Enigma in Douglas

A DOUGLAS pensioner who worked for the secret British code-breaking service during the Second World War has finally been honoured. Gladys Gowing was among thousands of unsung heroines based at outstations which fed vital information to the home of British decryption at Bletchley Park in Buckinghamshire. Bletchley Park was the centre for code-breaking and its work on breaking the Nazi’s Enigma code proved to be a decisive breakthrough in the war.

She has received a specially-minted medal and certificate, signed by UK Prime Minister Gordon Brown, issued to recognise their contribution to the war effort.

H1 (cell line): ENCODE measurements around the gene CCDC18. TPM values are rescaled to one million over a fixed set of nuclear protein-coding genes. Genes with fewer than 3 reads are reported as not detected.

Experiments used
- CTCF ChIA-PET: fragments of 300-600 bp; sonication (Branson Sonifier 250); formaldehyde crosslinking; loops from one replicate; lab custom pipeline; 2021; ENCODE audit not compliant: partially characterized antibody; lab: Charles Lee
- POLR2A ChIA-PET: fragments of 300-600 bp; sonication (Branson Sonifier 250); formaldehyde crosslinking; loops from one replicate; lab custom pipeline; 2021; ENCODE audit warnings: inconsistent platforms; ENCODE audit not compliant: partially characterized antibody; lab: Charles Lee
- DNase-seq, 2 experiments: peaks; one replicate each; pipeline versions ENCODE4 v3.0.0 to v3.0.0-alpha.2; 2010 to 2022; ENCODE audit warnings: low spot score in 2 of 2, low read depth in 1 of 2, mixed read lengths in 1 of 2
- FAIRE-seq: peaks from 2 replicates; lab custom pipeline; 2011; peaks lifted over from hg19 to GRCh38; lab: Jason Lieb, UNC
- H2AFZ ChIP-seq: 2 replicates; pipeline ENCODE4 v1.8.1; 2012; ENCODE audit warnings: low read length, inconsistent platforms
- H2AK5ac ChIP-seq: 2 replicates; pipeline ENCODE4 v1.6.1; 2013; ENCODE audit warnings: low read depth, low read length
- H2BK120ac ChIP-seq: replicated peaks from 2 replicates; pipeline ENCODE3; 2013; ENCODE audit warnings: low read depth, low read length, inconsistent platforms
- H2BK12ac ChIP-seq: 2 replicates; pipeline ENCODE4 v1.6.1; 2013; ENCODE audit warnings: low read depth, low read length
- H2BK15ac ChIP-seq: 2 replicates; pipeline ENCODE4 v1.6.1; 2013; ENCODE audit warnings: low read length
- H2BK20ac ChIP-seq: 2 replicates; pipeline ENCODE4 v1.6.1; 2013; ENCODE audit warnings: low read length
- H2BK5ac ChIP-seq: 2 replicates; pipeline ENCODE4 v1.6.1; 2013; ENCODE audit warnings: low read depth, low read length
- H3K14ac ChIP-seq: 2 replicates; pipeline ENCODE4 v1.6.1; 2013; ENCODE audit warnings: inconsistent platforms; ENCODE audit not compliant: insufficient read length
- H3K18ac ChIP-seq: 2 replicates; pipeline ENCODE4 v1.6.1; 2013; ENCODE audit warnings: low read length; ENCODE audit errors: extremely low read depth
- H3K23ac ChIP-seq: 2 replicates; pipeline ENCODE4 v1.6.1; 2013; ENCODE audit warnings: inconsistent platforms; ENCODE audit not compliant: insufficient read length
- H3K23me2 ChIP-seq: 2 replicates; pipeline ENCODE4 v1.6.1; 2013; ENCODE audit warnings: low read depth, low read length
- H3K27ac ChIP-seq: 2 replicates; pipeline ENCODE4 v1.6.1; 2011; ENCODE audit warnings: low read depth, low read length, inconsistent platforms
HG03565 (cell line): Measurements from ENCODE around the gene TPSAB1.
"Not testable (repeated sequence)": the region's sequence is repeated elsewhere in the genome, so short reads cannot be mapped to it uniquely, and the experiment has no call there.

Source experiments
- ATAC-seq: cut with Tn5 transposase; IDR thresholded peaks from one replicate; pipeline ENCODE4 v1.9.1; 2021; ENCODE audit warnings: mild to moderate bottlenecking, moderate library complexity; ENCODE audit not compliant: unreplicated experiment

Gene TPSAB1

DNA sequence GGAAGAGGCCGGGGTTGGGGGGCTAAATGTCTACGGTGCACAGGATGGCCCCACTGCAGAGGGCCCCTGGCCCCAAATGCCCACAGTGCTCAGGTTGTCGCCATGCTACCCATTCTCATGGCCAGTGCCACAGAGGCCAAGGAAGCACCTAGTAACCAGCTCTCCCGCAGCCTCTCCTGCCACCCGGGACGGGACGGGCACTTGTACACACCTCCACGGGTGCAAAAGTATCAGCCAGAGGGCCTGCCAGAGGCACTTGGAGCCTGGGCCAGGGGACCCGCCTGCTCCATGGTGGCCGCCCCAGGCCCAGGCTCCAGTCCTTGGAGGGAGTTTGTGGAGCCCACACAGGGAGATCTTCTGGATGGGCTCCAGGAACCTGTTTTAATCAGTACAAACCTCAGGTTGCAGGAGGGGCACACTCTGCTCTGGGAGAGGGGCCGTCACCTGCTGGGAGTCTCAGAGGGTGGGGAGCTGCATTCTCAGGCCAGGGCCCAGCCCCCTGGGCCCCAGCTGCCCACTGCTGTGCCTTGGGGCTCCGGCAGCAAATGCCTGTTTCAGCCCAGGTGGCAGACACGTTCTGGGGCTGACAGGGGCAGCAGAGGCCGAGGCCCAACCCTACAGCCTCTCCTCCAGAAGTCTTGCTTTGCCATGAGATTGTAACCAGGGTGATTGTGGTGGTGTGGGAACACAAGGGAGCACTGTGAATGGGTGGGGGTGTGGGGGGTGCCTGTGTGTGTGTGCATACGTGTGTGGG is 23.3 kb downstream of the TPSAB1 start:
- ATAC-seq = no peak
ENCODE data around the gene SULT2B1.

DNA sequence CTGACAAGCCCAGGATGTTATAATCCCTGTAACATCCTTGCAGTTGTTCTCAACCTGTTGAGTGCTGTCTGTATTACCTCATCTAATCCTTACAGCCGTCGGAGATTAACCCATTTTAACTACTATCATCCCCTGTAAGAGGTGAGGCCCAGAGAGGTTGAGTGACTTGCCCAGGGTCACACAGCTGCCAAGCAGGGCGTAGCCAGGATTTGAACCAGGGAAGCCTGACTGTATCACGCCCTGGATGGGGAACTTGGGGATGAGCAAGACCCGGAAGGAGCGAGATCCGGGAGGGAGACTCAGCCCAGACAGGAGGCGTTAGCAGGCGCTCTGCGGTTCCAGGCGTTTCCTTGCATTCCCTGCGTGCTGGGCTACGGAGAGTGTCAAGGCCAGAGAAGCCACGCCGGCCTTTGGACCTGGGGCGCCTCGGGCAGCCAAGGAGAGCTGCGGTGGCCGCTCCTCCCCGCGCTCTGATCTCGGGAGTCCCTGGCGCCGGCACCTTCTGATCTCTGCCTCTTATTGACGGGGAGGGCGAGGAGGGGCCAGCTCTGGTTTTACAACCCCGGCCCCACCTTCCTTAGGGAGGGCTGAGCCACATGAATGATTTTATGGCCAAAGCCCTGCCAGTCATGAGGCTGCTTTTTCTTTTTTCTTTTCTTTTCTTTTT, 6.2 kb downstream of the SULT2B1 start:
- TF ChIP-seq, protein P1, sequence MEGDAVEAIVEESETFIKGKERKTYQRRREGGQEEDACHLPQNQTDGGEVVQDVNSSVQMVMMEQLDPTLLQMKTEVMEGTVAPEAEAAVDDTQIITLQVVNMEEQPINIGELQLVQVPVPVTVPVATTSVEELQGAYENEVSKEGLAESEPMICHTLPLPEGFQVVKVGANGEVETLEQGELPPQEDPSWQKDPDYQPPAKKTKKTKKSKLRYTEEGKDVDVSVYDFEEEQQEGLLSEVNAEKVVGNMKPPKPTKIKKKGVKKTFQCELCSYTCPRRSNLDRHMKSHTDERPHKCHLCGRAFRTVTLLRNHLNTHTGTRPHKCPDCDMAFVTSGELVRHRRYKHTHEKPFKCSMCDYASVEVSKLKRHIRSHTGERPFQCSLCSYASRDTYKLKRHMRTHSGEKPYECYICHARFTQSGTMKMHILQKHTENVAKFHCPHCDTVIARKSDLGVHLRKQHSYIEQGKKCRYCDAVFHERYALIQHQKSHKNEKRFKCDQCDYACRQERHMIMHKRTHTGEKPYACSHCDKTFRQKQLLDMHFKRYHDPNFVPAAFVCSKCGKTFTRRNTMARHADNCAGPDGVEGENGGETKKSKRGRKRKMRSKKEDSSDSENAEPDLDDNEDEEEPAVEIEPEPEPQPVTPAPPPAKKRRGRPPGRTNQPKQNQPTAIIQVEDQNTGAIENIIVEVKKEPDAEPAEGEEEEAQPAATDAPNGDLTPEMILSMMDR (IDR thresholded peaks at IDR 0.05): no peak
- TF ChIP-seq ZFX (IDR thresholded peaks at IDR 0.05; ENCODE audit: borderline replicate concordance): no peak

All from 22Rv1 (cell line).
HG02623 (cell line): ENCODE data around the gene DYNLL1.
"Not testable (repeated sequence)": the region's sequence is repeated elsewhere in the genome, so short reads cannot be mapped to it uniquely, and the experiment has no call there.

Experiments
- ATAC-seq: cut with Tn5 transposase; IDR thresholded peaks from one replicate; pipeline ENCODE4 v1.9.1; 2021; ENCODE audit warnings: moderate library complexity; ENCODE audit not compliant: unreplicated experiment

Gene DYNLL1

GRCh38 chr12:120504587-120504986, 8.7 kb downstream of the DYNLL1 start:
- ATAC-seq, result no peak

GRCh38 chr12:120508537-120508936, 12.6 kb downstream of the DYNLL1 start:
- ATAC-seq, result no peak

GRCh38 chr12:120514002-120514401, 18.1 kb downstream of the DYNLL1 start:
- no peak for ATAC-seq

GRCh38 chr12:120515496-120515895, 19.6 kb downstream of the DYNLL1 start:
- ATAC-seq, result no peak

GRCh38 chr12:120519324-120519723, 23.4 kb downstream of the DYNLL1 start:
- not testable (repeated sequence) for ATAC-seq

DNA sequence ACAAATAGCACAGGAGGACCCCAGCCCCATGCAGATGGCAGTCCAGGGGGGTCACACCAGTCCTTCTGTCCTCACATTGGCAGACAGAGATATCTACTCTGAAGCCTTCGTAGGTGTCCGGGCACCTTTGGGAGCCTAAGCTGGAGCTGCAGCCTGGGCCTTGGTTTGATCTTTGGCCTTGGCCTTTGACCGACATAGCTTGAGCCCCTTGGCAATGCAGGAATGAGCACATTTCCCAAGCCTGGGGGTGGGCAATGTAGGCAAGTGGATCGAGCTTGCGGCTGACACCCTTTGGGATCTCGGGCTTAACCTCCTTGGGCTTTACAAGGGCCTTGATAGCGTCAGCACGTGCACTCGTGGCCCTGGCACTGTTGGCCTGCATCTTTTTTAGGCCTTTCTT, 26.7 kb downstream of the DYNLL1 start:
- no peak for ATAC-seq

Mrs Gowing, of Groves Road, Saddle Mews, kept her assignment a secret – even from family and friends – for decades after the war. Now in her 80s, she told Isle of Man Newspapers she was ‘very proud’ to receive the award. She added: ‘It was a very exciting time and I made lots of friends. We still hold an annual reunion at Bletchley Park. ‘But we were sworn to absolute secrecy about our work.

‘Winston Churchill called us the geese that laid golden eggs but never cackled.’